Alienation and immigration experiences: Soviet Jews in the United States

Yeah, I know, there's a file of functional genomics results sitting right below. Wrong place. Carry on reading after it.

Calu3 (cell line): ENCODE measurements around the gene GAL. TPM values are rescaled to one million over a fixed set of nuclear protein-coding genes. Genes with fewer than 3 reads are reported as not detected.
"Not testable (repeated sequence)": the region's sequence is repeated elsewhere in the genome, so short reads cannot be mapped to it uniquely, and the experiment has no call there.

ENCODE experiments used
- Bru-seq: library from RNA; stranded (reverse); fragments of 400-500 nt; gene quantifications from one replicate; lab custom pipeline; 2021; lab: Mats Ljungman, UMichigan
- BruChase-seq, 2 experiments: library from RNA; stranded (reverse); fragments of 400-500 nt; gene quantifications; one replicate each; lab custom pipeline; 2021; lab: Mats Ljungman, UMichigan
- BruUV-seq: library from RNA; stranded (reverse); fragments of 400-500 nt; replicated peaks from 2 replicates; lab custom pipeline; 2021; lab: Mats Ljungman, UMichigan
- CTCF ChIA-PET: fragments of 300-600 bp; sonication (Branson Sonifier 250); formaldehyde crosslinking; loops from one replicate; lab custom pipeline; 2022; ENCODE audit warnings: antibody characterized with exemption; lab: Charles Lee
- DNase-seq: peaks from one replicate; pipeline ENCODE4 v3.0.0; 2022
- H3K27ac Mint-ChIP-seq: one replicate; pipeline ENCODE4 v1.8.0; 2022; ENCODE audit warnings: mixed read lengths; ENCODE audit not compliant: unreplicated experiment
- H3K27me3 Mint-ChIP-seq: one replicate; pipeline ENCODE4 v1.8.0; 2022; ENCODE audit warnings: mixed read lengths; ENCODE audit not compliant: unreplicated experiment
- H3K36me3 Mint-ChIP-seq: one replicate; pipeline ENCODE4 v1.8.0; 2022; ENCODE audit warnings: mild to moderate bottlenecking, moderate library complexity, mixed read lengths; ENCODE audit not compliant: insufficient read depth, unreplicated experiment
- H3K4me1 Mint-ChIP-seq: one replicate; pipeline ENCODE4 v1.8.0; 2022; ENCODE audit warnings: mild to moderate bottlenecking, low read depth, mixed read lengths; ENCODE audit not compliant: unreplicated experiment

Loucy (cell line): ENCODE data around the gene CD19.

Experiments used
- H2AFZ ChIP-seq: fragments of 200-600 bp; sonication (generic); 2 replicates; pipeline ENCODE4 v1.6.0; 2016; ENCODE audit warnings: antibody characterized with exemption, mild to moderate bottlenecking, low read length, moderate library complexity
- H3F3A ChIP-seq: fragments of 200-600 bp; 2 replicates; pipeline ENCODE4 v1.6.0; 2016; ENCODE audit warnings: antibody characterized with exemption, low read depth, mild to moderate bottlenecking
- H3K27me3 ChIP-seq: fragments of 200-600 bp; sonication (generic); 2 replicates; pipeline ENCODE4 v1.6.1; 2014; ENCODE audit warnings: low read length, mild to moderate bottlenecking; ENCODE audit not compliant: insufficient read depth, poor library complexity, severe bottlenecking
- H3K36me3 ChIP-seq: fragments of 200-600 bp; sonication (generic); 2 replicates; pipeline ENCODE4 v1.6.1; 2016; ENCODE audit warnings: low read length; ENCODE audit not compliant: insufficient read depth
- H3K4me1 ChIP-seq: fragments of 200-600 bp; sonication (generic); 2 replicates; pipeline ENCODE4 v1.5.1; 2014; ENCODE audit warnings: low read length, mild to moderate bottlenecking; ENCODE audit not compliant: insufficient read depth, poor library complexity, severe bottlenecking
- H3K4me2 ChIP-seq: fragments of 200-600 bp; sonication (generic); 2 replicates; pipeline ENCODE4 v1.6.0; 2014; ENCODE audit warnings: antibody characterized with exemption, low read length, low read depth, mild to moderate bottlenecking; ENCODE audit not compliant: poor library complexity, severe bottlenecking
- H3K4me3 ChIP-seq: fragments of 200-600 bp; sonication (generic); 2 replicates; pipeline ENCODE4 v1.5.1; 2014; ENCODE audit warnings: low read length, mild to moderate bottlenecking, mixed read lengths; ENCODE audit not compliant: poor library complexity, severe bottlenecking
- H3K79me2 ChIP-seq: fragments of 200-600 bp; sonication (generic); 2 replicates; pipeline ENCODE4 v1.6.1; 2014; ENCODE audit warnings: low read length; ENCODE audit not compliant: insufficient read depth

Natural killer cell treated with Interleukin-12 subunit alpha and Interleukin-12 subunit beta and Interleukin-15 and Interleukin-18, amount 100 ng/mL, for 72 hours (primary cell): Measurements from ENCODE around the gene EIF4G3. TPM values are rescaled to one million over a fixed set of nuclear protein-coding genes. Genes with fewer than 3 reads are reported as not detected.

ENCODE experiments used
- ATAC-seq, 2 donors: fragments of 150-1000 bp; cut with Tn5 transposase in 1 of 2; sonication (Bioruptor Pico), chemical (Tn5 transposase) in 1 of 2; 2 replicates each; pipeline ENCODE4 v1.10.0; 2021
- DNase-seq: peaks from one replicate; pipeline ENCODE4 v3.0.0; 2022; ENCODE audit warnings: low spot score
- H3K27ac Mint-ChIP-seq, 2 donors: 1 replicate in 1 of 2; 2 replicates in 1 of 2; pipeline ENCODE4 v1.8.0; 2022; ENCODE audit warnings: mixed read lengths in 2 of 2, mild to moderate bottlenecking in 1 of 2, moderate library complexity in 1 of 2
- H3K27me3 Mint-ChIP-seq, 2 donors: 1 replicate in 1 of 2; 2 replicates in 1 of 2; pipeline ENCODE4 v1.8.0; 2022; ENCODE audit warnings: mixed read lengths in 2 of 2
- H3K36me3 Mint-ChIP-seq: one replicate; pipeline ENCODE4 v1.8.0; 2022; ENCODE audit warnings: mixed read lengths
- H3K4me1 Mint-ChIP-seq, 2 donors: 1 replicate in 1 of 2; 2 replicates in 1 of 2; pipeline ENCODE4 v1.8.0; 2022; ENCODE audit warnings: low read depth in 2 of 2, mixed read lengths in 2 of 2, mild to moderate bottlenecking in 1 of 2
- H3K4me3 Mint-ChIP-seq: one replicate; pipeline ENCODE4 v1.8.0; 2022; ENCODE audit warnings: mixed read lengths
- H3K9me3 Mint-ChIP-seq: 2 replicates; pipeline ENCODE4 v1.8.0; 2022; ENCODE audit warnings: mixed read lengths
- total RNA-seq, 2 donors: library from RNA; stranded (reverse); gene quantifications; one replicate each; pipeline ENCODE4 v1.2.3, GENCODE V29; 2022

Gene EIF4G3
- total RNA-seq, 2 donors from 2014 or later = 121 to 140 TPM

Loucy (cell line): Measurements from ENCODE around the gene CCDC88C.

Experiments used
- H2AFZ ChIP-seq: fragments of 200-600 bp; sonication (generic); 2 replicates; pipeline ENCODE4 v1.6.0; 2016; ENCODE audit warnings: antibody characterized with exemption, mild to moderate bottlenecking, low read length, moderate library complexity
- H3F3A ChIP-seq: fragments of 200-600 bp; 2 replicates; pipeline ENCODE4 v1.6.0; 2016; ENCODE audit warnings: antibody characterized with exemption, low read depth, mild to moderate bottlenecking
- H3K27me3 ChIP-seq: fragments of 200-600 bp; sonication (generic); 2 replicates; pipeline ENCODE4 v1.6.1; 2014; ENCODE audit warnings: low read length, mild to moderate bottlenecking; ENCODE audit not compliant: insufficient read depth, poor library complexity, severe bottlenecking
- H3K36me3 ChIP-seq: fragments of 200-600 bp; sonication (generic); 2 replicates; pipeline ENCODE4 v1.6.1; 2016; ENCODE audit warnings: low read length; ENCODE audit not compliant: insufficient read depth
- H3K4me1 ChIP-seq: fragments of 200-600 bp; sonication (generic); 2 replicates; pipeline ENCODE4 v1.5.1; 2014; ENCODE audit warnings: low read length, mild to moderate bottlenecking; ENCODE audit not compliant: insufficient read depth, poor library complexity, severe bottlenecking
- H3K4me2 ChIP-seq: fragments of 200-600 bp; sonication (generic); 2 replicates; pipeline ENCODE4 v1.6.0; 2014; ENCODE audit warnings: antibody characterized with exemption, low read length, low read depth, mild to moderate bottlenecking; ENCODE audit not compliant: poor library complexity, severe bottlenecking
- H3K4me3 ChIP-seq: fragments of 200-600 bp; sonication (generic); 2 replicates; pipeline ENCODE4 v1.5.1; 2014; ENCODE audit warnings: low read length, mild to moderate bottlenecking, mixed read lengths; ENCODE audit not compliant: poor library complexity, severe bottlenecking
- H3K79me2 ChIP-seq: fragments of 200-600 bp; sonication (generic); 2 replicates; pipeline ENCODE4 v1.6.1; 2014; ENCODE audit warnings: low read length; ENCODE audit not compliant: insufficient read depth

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This study examined the alienation and immigration experiences of Russian Jewish immigrants. While they have achieved remarkable professional and economic success, Jewish immigrants from the former Soviet Union also experience alienation. Most studies have focused on new arrivals, who feel the shock of being transported to a new culture. This study differed from other in that its focus was on factors that contribute to high levels of alienation over the initial period of five years and more after arrival.;Two ethnic groups of former Soviets were compared in their relationship to the alienation experiences. The research methodology consisted of two parts: quantitative and qualitative. In the first part, the scale of alienation developed by Seeman then revised and used by Middleton (1963) and Kuo (1978), was administered to a sample population consisting of 60 former Soviets. Statistical significance was observed between alienation and ethnicity, income and education. Alienation and English proficiency were found to be close to statistical significance. The qualitative component, consisting of interviews with the Ashkenazim and Bukharans, shed further light on the nature of alienation experiences by the two groups.;The findings of this study indicate that ethnic identity and culture affect immigrants' perception of the dominant society and focus social work professionals on the various perspectives of diversity, most importantly, on the differences in value systems.